Tired of boobs that don’t act like they have a natural bra built in? There’s a laser surgery for that.
In the 1950s women had worn bras to bed believing breasts should be supported during sleep. In the ’60s they burned them (or at least, threw them in a trash can). But come 2020 there might not be a need for a bra at all. Which sounds rather delightful. No man will ever understand the pleasure of unhooking a back strap and pulling the under wire beast through an armhole.
The technique essentially builds an internal support system for your tatas with your own existing tissues. It’s usually performed on women who have a little extra they are trying to get rid of. Using a laser, the entire breast is actually lifted (including the nipple) and then, to ensure that it stays in place, an “internal bra” is built from what you’ve got and attached to the chest wall. Which keeps those babies locked and loaded. Supposedly, the structure cannot be seen or felt under the skin.
However, the entire medical world isn’t jumping on board with this latest attempt to liberate the ladies. Some plastic surgeons claim that the laser bra technique isn’t any more effective at lifting the breasts than a traditional lift surgery, but is more complicated.
Meanwhile outside of the U.S, some doctors have bypassed lasers altogether and resorted to actually inserting a polyester mesh implant into the bust to build a real internal bra. The insert, which is not FDA approved, incidentally, looks like a bra cup and is positioned in just the right place for it feel and function like one. The implant fuses with the natural tissue and stays there, eliminating the need for more traditional methods of support (and annyoing issues like back bulge and quad boob). The potential problem with this procedure, of course, is that when the implant fuses with the tissue it is difficult to remove, and it is fairly common for people to either be initially dissatisfied with the results or develop growths around the mesh. And unlike a breast lift using more traditional methods, it’s much more difficult for surgeons to go in and rectify the t(issue) causing dissatisfaction.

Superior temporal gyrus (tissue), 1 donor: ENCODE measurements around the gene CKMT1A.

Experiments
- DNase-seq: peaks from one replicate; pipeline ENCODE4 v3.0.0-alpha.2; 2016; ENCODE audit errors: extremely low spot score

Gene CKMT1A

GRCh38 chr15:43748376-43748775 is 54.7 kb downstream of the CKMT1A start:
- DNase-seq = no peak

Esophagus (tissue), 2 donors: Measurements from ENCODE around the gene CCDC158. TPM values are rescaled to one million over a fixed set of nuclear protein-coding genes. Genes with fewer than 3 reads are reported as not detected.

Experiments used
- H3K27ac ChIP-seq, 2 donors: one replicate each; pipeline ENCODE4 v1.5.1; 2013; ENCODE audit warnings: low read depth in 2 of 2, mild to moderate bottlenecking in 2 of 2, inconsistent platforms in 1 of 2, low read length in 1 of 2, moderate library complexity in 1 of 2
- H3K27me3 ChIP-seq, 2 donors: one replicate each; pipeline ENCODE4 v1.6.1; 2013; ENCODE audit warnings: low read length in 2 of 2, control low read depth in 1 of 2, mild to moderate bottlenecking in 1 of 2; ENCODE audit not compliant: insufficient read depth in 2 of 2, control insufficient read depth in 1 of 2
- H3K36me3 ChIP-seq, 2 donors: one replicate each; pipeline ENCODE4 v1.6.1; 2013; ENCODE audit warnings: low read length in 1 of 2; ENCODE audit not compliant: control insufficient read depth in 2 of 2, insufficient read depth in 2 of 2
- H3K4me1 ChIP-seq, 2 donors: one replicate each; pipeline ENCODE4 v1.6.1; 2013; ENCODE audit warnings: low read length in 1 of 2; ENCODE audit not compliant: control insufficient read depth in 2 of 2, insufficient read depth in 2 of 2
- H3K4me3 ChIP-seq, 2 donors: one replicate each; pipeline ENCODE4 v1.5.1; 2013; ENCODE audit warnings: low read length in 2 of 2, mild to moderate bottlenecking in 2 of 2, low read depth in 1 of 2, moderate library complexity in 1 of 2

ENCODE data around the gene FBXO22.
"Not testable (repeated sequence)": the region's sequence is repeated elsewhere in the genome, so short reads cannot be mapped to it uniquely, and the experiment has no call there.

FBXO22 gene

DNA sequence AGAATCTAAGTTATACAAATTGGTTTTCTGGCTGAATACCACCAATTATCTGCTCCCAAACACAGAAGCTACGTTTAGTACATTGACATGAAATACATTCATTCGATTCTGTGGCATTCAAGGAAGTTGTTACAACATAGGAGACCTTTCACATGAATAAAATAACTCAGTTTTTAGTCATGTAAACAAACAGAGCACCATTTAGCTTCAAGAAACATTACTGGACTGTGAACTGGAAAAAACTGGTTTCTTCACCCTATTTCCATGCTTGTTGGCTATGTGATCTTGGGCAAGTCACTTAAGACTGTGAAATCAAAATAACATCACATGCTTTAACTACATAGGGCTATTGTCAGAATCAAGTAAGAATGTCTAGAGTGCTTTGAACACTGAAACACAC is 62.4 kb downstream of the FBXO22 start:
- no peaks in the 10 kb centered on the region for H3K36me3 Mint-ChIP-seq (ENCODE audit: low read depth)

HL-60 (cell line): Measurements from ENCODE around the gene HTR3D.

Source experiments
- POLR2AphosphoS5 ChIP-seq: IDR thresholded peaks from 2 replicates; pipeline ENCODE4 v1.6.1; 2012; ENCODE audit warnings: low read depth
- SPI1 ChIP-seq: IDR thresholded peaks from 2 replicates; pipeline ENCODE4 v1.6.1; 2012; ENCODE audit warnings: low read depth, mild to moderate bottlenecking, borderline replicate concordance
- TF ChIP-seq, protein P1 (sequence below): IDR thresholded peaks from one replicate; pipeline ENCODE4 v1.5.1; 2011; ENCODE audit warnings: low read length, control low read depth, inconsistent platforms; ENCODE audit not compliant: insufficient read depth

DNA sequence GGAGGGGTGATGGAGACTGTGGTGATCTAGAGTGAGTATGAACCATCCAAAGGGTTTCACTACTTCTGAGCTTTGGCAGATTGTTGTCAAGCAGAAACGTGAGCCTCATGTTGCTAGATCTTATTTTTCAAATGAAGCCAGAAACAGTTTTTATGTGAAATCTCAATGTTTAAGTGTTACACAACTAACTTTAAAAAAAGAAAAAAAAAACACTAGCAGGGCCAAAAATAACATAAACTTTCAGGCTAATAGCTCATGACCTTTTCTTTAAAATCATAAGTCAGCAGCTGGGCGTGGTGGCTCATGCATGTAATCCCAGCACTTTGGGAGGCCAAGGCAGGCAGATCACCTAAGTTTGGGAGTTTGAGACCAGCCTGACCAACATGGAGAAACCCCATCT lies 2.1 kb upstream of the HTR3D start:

In the US, the FDA has just approved an absorptive silk version of the mesh to function as a bra lift. The upside to using silk instead of polyester mesh is that the implant will dissolve within a year, leaving no trace behind that it was ever there except the collagen growth that its placement stimulated. This procedure is being developed for use during reconstructive-type surgeries, but the low-impact nature of the procedure means that anyone can schedule it if the ladies start showing an interest in checking out what’s going on south of the border.
While it seems that the procedure involving the silk implant seems like one of the best options, proponents of the laser bra claim that an undeniable upside to the technique is that using a laser might help to reduce the already minimal discomfort of the procedure. So that’s something to think about if you have a low threshold for pain or if your breast are particularly sensitive.
But if pain doesn’t scare and you want to lead the charge into the bra-less future, you could soon have a brand-new, self-supporting bust in a mere two hours!
Don’t start lighting the bonfires yet, though. With more than five years until this surgery goes live, you’re going to need some kind of support. And for that, there’s no one else to turn to but our old bosom-buddy, the bra.